TGen find aids kidney disease fight

by Michelle Ye Hee Lee - Jun. 26, 2010 12:00 AM

The Arizona Republic

New findings by Arizona researchers may eventually lead to better treatment and prevention of diabetic kidney disease.

Researchers at the Translational Genomics Research Institute have identified a genetic link to kidney disease in a DNA study of Native Americans in Arizona. The study found five genetic biomarkers associated with kidney failure, all within a receptor gene previously linked to diabetic kidney disease. This means that the receptor gene may signal in five ways that diabetes-related kidney disease could be on the horizon.

This gene regulates metabolic function in the kidney. There currently are no treatment options targeting the receptor gene in question. However, the study's findings could lead researchers to therapies allowing early detection and treatment of diabetic kidney disease through the receptor gene, said Johanna DiStefano, director of TGen's Diabetes, Cardiovascular and Metabolic Diseases Division and one of the study's researchers.

The study was conducted on Native American families with type 2 diabetes, with and without kidney disease. According to the American Diabetes Association, American Indians and Alaska Natives have the highest age-adjusted diabetes prevalence among racial and ethnic groups in the U.S.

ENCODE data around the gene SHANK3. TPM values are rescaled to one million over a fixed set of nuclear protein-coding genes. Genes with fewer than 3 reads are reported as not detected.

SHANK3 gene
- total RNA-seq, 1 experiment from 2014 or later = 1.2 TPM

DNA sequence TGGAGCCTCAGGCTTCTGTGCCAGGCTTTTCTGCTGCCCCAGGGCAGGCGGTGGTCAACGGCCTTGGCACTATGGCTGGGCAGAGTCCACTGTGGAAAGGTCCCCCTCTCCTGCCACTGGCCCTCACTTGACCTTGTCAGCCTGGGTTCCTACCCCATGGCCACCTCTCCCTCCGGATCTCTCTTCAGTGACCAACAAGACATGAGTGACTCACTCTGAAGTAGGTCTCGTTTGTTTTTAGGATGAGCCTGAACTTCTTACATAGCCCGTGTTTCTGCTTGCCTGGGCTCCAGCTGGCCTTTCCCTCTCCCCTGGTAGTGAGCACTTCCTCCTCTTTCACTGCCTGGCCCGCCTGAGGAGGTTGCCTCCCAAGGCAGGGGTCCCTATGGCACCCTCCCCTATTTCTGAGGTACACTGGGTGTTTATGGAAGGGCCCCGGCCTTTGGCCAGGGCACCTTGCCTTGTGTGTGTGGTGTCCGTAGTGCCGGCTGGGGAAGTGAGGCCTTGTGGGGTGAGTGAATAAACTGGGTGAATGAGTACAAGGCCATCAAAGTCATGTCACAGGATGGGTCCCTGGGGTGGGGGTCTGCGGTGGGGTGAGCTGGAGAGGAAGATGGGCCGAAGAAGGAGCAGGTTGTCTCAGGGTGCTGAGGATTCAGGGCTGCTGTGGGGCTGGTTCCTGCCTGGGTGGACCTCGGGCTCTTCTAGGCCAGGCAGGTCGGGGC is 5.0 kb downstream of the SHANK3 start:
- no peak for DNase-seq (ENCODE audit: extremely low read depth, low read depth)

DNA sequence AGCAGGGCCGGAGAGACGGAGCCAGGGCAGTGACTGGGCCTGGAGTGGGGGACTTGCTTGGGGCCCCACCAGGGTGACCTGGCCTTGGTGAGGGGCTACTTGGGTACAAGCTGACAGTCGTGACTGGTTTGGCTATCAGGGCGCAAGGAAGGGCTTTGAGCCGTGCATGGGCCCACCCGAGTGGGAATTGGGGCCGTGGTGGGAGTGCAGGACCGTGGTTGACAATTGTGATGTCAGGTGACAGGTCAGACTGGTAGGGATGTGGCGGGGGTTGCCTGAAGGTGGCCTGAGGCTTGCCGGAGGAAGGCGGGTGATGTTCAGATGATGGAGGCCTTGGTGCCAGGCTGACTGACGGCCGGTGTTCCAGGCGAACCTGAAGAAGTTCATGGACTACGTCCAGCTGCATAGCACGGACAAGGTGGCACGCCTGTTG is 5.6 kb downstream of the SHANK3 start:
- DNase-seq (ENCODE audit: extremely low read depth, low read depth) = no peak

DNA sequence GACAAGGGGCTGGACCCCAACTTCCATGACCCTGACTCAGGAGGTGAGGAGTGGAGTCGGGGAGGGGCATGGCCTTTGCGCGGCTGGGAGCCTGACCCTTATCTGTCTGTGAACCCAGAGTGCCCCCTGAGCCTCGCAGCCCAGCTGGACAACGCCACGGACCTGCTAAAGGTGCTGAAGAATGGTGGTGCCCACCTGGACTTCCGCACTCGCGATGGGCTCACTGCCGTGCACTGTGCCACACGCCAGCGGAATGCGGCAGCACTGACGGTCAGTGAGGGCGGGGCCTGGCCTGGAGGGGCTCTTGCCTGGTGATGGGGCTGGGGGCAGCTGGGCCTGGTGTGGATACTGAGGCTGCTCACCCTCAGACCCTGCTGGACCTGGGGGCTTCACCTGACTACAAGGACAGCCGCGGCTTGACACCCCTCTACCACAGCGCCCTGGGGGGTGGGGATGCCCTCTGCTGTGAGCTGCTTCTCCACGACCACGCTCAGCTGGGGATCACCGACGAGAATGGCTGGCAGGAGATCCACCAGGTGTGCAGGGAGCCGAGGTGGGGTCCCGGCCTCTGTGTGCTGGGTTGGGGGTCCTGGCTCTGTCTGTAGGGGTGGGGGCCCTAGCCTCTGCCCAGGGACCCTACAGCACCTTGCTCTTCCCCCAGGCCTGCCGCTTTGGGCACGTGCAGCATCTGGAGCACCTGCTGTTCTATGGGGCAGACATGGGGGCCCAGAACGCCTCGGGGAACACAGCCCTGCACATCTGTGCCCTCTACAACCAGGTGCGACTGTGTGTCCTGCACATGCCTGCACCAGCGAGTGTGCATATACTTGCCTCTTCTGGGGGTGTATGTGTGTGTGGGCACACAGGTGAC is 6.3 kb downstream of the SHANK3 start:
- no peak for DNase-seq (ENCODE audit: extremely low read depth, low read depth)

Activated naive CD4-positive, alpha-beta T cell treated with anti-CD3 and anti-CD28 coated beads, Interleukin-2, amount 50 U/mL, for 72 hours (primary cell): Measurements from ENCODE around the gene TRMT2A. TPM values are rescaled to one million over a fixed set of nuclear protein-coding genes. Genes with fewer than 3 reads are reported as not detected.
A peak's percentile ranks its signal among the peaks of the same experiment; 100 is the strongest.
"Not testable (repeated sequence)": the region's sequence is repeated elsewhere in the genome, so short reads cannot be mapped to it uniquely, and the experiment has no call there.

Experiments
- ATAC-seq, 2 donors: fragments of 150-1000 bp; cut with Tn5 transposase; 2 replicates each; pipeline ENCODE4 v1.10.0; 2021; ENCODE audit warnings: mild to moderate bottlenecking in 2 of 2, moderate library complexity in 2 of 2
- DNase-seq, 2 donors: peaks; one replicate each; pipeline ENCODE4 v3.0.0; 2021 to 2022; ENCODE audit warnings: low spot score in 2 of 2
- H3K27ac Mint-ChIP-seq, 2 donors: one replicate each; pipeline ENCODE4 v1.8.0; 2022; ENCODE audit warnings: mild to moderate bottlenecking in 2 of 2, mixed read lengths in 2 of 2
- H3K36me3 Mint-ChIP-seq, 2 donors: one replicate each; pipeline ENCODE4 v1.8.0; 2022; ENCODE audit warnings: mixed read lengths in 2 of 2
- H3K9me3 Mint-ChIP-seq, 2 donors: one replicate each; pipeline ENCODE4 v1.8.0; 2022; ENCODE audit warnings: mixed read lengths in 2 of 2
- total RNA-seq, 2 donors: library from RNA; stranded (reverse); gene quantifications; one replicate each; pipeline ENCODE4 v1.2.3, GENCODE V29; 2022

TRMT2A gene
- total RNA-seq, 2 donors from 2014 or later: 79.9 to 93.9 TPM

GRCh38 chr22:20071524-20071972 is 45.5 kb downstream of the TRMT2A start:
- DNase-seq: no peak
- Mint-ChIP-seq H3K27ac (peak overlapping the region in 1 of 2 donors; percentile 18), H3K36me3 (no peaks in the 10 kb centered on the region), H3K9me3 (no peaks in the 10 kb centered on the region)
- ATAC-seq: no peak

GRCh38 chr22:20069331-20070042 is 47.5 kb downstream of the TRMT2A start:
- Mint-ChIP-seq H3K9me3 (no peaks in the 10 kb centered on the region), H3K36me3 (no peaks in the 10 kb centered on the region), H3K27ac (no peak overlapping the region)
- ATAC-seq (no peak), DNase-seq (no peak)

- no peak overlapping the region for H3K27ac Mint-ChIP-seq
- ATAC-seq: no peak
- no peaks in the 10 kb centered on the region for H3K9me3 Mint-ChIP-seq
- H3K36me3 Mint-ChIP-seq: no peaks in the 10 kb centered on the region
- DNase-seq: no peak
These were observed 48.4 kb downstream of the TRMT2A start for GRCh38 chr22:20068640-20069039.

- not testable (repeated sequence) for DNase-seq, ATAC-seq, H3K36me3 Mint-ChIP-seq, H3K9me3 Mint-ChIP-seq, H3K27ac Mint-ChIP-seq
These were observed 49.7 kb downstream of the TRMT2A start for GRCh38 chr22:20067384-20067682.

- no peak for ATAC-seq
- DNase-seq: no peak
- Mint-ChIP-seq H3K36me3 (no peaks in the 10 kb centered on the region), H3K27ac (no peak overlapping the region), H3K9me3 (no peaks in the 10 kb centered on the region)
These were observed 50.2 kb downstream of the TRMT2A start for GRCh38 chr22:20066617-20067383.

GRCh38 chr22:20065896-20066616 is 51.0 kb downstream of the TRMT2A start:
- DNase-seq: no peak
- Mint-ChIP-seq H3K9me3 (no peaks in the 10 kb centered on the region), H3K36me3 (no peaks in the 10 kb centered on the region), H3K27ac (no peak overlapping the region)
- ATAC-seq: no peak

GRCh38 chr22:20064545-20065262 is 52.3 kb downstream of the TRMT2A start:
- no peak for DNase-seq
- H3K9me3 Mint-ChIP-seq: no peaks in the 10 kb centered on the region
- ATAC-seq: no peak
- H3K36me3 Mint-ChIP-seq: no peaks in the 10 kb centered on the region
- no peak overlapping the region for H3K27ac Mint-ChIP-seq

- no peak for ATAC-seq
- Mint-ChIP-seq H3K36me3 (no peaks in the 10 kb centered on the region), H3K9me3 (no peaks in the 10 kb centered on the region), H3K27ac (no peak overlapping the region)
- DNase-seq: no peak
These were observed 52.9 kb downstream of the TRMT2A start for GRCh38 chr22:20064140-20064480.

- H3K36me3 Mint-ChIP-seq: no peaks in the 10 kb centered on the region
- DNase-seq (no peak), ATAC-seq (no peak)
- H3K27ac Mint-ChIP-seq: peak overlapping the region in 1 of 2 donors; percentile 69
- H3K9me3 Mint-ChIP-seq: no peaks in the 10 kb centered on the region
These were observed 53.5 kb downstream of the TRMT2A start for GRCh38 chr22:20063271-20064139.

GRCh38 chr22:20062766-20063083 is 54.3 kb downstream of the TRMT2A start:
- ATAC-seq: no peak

A second study found that PVT1, a gene associated with diabetic kidney disease, affects specialized cells around blood vessels in the kidneys five times more in people with high blood sugar - one of the main symptoms of diabetes.

Lucrecia Alvarez, a TGen postdoctoral fellow and a researcher on the second study, said she and her team will continue to research PVT1, hoping to identify how it specifically affects the development of diabetic kidney disease.

Both findings build on previous genetic knowledge and open doors to further research in the prevention and treatment of diabetic kidney disease, said Brian Becker, president of the National Kidney Foundation. Findings that narrow down where diabetic kidney disease may be detected contribute to the development of better diagnostics and treatment.

"It's not the cure to diabetic kidney disease, but it's an important big step in gaining additional understanding," Becker said. "Findings like these reported by TGen are very important for taking us from where we were a few years ago into much more significant and precise diagnostics, and hopefully, therapeutics for diabetic kidney disease in the near future."

TGen researchers are continuing studies on other populations to make sure the gene is not just specific to Native Americans, DiStefano said.

Diabetes is the single biggest risk factor for developing kidney failure or chronic kidney disease in the U.S. and is responsible for more than 40 percent of the cases of kidney disease in this country, Becker said.